In the film The Big Short, Mark and Vinny from FrontPoint Partners confront one of the credit ratings agencies as the housing bubble is on the cusp of imploding.
The discussion between these investors holding RMBS credit default swaps and the agency is a vivid reminder that credit ratings agencies are not insurers and their products are specific and perform important but limited and defined functions. Following the global financial crisis, it is still important to keep this in mind.
The term ‘shadow ratings’ is regularly misused and often confusing. It is important to understand exactly what a credit rating is, rather than a different product provided by the rating agencies. Without knowing the difference, investors run the risk of being wrong-footed or making investment decisions from incorrect assumptions. At Sidley Austin, we generally do not to use ‘shadow rating’ without a clear understanding of how it is being used.
Credit ratings provide needed transparency as well as a simple and identifiable code. This is to, among other things, facilitate trading in rated securities or conduct business with issuers that are rated.
Unlike credit ratings, non-credit rating opinion products (eg, estimates) were created to address distinct market needs and are limited in both scope and time. They are not credit ratings, nor are they a shadow of a credit rating.
Sophisticated market participants appreciate that deciding to extend loans, buy securities and conduct business with entities based solely on one of these products is distinct from relying on a credit rating. “An investment in knowledge pays the best interest,” wrote US founding father Benjamin Franklin. With that in mind, it is worth exploring the key features of credit ratings and non-rating opinions.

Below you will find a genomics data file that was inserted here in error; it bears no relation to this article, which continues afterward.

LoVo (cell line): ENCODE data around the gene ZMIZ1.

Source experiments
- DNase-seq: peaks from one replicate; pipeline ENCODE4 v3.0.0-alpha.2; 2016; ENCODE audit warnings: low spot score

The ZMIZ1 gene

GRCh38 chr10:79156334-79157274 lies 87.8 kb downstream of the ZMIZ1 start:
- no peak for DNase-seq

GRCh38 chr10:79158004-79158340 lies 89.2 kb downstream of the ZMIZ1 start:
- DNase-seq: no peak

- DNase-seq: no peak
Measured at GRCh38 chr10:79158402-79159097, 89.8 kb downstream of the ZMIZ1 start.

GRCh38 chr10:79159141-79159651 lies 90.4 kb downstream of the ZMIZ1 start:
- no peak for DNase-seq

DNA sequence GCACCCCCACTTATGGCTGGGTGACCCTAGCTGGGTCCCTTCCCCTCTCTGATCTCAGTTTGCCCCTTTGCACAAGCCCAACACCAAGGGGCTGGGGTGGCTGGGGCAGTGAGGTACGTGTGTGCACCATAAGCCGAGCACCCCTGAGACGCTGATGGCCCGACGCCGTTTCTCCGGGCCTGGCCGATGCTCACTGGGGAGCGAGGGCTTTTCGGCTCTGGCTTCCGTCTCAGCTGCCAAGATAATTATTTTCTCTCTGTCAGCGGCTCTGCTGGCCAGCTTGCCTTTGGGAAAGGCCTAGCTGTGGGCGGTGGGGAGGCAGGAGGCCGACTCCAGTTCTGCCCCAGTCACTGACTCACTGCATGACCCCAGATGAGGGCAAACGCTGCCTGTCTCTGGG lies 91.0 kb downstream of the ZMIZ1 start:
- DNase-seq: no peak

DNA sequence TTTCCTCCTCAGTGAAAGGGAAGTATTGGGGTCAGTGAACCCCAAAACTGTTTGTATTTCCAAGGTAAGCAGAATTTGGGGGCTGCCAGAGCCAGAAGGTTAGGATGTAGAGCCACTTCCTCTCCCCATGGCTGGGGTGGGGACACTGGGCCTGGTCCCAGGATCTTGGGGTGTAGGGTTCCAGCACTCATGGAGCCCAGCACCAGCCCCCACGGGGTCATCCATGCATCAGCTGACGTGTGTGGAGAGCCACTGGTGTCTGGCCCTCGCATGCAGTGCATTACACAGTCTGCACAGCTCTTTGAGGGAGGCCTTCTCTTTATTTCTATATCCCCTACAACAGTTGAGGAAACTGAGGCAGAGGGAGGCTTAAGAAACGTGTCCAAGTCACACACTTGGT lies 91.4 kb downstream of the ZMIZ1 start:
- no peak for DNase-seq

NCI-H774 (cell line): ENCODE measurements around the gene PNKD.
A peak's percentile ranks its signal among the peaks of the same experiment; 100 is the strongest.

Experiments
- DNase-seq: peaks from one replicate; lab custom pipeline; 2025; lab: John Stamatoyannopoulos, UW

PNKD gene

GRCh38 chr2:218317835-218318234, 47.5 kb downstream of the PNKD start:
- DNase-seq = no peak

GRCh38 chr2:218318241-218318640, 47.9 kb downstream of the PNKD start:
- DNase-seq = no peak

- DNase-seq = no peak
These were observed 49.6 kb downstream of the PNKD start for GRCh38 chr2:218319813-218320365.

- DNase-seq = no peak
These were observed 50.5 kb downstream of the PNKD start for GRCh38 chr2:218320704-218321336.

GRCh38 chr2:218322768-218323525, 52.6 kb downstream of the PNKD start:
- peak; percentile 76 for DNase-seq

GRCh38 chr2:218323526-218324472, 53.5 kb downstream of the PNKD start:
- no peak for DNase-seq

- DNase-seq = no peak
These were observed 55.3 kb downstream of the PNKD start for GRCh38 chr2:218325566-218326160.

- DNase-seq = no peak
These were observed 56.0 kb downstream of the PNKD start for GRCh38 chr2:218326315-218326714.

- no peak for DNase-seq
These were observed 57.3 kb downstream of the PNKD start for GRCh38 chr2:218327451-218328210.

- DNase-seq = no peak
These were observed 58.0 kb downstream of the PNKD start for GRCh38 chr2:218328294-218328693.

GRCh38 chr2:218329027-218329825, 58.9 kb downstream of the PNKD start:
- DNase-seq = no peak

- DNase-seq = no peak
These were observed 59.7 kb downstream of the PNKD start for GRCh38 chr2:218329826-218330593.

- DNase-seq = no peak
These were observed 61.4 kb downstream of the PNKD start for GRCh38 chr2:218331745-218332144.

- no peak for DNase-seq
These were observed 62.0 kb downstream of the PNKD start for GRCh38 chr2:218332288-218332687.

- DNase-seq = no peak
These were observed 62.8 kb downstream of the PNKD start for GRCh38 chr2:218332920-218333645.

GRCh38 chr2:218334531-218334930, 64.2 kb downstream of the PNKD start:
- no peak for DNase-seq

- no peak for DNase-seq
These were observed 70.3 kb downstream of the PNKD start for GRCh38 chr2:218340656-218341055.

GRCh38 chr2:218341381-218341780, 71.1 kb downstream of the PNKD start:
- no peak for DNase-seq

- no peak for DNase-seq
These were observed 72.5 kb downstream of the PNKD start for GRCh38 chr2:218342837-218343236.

As insurance agency AM Best notes, credit ratings are comprehensive analyses of creditworthiness based on “balance sheet strength, operating performance, business profile and enterprise risk management, or the specific nature and details of a security”. Most importantly, they are helpful to investors when assessing a rated entity’s credit health.
Credit ratings are also the rating agencies’ bread-and-butter, tested and trusted tools that rely on a rigorous data collection, review and monitoring process. For example, beyond extensive qualitative and quantitative information gathering, rating agencies will often conduct sit-down meetings with key executives to clarify the information and ask questions about the industry, the entity and the transaction.
Based on this, ratings analysts recommend an overall credit rating, which is reviewed through a rigorous committee process. Rating agencies commonly continue to monitor their initial ratings. If significant changes occur, they will adjust the ratings on an ongoing basis.
Non-ratings opinions or estimates
In contrast, non-rating opinions or estimates are limited, unpublished, point-in-time products. The agencies expressly do not conduct the same level of research and analysis. Examples include:
- Preliminary estimate – an opinion on what an entity could receive as a credit rating if it requested one. Considered a rough estimate of an actual rating, it may be expressed descriptively, in a broad rating or range of categories, typically on a confidential basis to unrated entities. It allows firms wary of the cost and management time involved in a full analysis to test the waters with limited effort.
- Third-party estimate – an opinion on an entity’s likely credit rating at the request of a third party. This is a second opinion supplementing the third party’s assessment of an unrated counterparty. Third-party businesses and financial institutions often use such estimates to supplement their credit analysis on unrated counterparties.
- Hypothetical estimate – an opinion on the possible credit impact of a hypothetical transaction or scenario. This is an analytical or decision-making tool to evaluate various financial and strategic changes that might affect an entity’s overall creditworthiness. Considered a snapshot of a current credit situation overlaid with a hypothetical, it does not consider future material changes
Joshua Thompson is a partner in law firm Sidley Austin’s global finance practice